I recently went to redraw $5k from my floating loan for property improvements since I had paid off plenty of the principle, and I had to jump through the exact same hoops as applying for a full-blown loan. That was with BNZ. Other banks will follow if they're not already doing the same now.

 

I've redrawn similar amounts of funds a couple of times previously with no hassles at all, and was shocked to see how much harder the process is now.

 

From now on, I'm going to hold more funds in my everyday account instead of throwing it into the home loan and pulling it out when required.


alasta
5743 posts

Uber Geek

Trusted
Subscriber

  #2812562 14-Nov-2021 12:42
Send private message

Mehrts:

 

From now on, I'm going to hold more funds in my everyday account instead of throwing it into the home loan and pulling it out when required.

 

 

Given that you're with BNZ I would suggest looking into getting an offset arrangement on your floating mortgage ('Total Money') if you haven't already. That way you can 'pay off' the loan for the purpose of reducing the interest chargeable, but will have the funds at your disposal if you need them. 


Batman
Mad Scientist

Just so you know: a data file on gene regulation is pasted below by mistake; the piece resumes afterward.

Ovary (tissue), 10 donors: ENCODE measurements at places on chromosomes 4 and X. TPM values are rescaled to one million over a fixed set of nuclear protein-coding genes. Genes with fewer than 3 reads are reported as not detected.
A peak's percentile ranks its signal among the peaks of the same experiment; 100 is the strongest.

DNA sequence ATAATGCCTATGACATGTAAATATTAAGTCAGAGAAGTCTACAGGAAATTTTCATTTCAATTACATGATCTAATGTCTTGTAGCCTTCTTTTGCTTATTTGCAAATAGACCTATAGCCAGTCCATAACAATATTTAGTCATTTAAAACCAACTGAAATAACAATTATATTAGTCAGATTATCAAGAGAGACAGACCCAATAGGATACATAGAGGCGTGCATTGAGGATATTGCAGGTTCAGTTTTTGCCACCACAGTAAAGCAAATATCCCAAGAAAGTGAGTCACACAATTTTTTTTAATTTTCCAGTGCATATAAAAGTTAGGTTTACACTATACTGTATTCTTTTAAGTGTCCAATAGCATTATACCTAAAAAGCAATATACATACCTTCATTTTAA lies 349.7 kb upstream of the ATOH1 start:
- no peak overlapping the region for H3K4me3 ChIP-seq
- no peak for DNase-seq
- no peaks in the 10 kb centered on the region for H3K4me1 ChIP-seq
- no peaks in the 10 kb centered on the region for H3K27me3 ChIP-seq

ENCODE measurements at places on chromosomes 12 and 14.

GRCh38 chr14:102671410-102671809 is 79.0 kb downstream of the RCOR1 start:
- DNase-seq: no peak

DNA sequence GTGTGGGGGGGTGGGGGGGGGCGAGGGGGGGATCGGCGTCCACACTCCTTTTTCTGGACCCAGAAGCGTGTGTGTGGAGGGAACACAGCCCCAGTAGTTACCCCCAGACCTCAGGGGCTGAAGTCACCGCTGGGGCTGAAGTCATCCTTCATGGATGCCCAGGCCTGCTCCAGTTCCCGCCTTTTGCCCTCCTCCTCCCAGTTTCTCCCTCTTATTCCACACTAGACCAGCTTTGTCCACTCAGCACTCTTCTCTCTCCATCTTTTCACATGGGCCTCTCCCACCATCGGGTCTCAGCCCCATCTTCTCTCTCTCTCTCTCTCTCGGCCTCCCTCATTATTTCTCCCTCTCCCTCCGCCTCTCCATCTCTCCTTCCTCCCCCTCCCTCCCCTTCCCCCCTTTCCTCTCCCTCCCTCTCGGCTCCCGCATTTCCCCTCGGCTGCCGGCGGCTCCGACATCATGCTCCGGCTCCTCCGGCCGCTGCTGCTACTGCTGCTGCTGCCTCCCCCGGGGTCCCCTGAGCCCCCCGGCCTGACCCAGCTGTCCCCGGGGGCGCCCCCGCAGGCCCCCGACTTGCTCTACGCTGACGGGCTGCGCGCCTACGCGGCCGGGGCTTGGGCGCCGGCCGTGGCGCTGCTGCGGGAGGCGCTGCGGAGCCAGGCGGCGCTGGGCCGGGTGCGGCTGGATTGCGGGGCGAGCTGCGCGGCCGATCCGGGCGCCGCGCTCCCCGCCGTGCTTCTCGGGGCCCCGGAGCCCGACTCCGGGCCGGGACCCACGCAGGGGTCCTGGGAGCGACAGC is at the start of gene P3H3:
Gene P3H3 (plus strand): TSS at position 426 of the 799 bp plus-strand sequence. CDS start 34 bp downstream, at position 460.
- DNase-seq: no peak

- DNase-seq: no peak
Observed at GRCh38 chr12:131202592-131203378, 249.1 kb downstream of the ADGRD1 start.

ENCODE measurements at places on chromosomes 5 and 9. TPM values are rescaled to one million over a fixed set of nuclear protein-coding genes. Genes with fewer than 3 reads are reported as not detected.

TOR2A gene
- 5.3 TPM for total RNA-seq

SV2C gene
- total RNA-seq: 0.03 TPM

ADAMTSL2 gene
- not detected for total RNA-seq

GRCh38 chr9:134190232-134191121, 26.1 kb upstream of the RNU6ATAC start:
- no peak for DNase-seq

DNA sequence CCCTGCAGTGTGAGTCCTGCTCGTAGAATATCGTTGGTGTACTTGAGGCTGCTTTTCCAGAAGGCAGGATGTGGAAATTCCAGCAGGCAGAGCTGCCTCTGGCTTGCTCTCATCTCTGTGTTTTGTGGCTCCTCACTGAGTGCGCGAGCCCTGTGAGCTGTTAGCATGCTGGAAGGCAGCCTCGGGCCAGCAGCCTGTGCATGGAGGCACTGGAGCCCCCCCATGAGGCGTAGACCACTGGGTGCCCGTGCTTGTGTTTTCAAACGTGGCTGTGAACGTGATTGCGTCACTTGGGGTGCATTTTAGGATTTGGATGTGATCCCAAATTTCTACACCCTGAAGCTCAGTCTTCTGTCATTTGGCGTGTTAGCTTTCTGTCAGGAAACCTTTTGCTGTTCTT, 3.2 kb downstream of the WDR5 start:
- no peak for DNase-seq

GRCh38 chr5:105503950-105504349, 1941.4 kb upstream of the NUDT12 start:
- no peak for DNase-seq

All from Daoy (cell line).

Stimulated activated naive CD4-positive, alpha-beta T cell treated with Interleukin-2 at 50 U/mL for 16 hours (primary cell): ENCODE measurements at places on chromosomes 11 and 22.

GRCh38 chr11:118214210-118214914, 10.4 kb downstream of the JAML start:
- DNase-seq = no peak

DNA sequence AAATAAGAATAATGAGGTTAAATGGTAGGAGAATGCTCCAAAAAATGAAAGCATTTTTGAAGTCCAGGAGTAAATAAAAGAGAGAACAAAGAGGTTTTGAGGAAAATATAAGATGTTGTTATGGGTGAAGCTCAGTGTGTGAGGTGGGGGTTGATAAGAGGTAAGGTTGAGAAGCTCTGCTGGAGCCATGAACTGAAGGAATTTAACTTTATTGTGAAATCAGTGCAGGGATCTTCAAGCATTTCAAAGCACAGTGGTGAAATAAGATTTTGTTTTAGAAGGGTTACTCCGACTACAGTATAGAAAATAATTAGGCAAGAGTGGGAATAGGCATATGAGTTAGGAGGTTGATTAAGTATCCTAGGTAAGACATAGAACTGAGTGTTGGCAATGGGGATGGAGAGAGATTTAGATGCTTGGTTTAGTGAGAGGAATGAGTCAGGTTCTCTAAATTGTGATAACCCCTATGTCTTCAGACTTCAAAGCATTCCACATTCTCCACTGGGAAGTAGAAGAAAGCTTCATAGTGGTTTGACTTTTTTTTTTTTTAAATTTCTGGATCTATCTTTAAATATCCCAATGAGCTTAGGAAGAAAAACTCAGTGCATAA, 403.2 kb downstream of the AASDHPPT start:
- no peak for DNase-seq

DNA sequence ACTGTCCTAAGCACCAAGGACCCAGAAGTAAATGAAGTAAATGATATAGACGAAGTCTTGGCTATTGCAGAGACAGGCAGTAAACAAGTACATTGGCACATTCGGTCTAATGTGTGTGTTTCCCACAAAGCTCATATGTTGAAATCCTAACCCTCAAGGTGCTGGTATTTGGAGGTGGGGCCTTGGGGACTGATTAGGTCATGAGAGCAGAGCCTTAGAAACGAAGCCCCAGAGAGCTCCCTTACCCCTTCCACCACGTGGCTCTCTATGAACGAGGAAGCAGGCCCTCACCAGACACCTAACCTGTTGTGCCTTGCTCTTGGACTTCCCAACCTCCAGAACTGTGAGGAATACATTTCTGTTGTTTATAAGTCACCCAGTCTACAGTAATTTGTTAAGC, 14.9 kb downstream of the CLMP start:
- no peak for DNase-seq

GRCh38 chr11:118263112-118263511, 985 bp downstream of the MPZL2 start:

28020 posts

Uber Geek

Trusted
Lifetime subscriber

  #2812564 14-Nov-2021 12:47
Send private message

Mehrts:

 

Also be very mindful that the requirements for loan top-ups and other lending criteria are now being picked through with a fine-toothed comb by the banks.

 

What used to be a very simple task has now blown into a massive ordeal.

 

I recently went to redraw $5k from my floating loan for property improvements since I had paid off plenty of the principle, and I had to jump through the exact same hoops as applying for a full-blown loan. That was with BNZ. Other banks will follow if they're not already doing the same now.

 

I've redrawn similar amounts of funds a couple of times previously with no hassles at all, and was shocked to see how much harder the process is now.

 

From now on, I'm going to hold more funds in my everyday account instead of throwing it into the home loan and pulling it out when required.

 

 

i heard it was a directive from the reserve bank, but i could have recalled wrong





Involuntary autocorrect in operation on mobile device. Apologies in advance.


Mehrts
518 posts

Ultimate Geek


  #2812565 14-Nov-2021 12:47
Send private message

It's hardly ever that I need to redraw funds, so I'm not needing the features of the offset loan, plus it also has a higher interest rate compared to what I have at the moment.


Mehrts
518 posts

Ultimate Geek


  #2812570 14-Nov-2021 12:54
Send private message

Batman:
i heard it was a directive from the reserve bank, but i could have recalled wrong


Ultimately it stems from an amendment to the Credit Contracts and Consumer Finance Act (CCCFA) which has come into play on October 1st. But I imagine it'll be put into force by the RBNZ.


Goosey
2194 posts

Uber Geek


  #2812588 14-Nov-2021 13:34
Send private message

Banks just got tougher in the past month regarding deposits and servicing of loans. 

 

Best you seek out a mortgage adviser who knows the current challenges and deals with multiple lenders (banks).


insane

3027 posts

Uber Geek

ID Verified
Trusted

  #2812590 14-Nov-2021 13:48
Send private message